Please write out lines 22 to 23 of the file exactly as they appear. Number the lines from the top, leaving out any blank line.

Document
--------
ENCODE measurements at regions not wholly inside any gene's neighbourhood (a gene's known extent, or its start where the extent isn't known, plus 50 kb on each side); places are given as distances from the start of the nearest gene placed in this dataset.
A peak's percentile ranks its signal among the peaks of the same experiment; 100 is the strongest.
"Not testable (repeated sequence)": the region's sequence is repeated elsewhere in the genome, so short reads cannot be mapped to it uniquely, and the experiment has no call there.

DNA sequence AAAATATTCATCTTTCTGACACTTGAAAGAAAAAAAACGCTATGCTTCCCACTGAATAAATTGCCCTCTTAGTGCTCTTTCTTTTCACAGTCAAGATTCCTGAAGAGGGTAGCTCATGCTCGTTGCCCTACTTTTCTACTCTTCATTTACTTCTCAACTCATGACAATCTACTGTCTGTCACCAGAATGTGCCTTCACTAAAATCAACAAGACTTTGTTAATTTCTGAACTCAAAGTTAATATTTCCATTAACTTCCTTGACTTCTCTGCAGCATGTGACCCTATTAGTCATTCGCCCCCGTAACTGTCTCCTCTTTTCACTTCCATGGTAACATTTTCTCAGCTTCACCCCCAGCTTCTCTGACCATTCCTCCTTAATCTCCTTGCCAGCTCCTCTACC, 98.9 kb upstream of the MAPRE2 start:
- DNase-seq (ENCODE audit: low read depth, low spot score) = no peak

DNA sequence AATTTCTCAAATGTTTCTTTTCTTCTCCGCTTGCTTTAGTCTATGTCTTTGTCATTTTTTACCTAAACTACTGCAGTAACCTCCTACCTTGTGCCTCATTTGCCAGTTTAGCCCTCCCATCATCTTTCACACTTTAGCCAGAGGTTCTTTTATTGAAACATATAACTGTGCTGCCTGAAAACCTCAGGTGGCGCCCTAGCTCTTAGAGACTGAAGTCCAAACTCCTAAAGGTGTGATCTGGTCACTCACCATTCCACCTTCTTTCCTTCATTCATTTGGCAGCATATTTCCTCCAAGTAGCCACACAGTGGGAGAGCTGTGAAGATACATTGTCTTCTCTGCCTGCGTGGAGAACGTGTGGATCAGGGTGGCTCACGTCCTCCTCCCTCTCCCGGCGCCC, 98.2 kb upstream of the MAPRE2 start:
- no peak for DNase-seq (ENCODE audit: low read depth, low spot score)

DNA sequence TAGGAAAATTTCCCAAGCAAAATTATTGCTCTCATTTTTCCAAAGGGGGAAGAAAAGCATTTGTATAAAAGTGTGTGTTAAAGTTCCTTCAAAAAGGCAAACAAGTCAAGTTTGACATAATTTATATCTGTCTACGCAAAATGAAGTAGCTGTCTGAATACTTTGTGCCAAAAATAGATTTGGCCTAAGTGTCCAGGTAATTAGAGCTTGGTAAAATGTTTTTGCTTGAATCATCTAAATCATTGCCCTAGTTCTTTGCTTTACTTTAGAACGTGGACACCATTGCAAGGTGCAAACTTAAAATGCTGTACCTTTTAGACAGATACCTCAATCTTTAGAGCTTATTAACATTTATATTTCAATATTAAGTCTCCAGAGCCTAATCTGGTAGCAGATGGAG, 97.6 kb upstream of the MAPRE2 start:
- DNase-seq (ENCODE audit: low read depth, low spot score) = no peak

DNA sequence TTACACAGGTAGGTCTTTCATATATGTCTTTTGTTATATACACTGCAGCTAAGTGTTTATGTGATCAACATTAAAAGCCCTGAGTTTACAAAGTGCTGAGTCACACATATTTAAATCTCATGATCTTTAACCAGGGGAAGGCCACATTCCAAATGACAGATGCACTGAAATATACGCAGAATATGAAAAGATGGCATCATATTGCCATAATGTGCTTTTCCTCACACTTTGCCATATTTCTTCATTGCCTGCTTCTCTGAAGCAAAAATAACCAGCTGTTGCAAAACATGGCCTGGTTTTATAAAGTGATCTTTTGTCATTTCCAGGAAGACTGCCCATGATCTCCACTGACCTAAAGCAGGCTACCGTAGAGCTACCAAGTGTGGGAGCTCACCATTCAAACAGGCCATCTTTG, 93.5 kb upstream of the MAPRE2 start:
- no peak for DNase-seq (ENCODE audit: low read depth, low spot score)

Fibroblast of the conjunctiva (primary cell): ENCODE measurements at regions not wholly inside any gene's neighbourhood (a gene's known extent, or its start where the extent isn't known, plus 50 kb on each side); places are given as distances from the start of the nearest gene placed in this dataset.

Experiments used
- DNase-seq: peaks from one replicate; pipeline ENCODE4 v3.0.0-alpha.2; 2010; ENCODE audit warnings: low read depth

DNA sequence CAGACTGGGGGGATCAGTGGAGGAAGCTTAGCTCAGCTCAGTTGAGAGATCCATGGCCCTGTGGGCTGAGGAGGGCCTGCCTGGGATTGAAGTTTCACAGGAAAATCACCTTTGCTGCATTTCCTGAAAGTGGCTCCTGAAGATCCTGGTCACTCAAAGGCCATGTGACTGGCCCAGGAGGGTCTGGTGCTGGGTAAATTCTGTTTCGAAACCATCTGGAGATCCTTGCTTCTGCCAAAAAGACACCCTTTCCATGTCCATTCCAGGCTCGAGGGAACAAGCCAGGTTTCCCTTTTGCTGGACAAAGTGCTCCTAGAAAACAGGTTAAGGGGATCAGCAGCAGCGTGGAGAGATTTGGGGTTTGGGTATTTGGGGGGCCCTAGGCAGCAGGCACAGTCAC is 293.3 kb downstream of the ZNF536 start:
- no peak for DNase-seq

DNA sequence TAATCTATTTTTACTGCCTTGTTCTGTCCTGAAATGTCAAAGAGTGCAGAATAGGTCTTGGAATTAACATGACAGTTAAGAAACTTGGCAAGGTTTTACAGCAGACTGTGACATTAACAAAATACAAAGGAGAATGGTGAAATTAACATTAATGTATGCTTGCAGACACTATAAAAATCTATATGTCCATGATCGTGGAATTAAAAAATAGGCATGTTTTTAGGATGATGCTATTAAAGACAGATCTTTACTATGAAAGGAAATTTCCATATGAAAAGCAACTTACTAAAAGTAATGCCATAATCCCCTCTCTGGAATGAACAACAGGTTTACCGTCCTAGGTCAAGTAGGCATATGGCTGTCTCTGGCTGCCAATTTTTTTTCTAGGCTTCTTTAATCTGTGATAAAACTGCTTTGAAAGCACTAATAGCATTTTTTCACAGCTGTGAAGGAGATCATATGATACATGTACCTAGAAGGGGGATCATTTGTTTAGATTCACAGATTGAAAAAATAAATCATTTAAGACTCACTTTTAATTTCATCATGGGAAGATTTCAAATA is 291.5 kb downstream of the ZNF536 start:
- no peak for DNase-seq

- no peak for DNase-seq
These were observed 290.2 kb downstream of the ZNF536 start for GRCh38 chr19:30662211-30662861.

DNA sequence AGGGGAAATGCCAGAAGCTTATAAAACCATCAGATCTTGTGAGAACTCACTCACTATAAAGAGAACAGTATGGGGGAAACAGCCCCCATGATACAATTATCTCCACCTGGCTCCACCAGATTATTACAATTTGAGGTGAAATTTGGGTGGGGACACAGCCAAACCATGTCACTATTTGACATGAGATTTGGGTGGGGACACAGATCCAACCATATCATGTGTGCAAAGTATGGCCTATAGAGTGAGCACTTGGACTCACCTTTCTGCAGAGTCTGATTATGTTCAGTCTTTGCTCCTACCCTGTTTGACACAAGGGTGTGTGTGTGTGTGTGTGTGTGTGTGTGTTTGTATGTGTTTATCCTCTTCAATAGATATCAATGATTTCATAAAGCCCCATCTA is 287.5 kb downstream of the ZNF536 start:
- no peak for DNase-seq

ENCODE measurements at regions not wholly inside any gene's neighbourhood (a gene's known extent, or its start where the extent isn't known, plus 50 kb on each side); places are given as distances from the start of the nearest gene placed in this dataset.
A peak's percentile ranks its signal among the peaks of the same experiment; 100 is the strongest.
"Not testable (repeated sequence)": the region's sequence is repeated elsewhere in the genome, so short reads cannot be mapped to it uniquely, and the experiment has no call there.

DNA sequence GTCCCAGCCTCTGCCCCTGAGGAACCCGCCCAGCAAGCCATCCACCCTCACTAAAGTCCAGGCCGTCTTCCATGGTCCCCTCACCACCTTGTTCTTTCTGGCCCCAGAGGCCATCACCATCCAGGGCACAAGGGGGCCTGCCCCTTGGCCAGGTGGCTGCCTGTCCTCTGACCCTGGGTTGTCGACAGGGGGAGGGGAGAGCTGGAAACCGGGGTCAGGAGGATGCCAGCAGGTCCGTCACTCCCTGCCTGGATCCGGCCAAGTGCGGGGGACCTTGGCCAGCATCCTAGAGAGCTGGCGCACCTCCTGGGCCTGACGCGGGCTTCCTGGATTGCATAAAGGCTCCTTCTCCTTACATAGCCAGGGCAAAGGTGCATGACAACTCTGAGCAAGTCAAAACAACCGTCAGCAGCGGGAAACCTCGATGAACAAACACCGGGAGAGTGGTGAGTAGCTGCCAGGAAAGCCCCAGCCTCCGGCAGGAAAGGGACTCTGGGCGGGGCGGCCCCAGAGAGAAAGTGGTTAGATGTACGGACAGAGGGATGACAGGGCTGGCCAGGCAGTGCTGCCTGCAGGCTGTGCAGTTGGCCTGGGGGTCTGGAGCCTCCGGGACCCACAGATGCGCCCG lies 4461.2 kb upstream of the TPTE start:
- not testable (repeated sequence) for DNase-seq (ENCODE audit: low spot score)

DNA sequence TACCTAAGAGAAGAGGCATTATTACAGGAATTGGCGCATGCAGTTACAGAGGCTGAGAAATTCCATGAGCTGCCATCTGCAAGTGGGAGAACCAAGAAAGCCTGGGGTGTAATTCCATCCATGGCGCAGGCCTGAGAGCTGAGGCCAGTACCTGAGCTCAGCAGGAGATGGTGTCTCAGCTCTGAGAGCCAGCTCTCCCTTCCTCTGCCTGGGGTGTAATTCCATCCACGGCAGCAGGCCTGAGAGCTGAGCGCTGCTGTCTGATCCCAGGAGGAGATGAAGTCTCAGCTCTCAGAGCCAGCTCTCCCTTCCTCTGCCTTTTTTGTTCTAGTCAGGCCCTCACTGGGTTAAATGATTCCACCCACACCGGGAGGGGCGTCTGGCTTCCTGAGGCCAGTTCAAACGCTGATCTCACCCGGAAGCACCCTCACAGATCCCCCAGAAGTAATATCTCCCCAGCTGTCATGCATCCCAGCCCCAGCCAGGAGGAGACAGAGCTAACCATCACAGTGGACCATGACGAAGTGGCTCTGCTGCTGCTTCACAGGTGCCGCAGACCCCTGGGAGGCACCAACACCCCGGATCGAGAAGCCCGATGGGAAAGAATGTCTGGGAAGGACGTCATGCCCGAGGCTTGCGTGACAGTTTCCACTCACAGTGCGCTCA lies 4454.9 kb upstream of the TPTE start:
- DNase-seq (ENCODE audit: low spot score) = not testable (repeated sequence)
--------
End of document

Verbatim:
- no peak for DNase-seq

ENCODE measurements at regions not wholly inside any gene's neighbourhood (a gene's known extent, or its start where the extent isn't known, plus 50 kb on each side); places are given as distances from the start of the nearest gene placed in this dataset.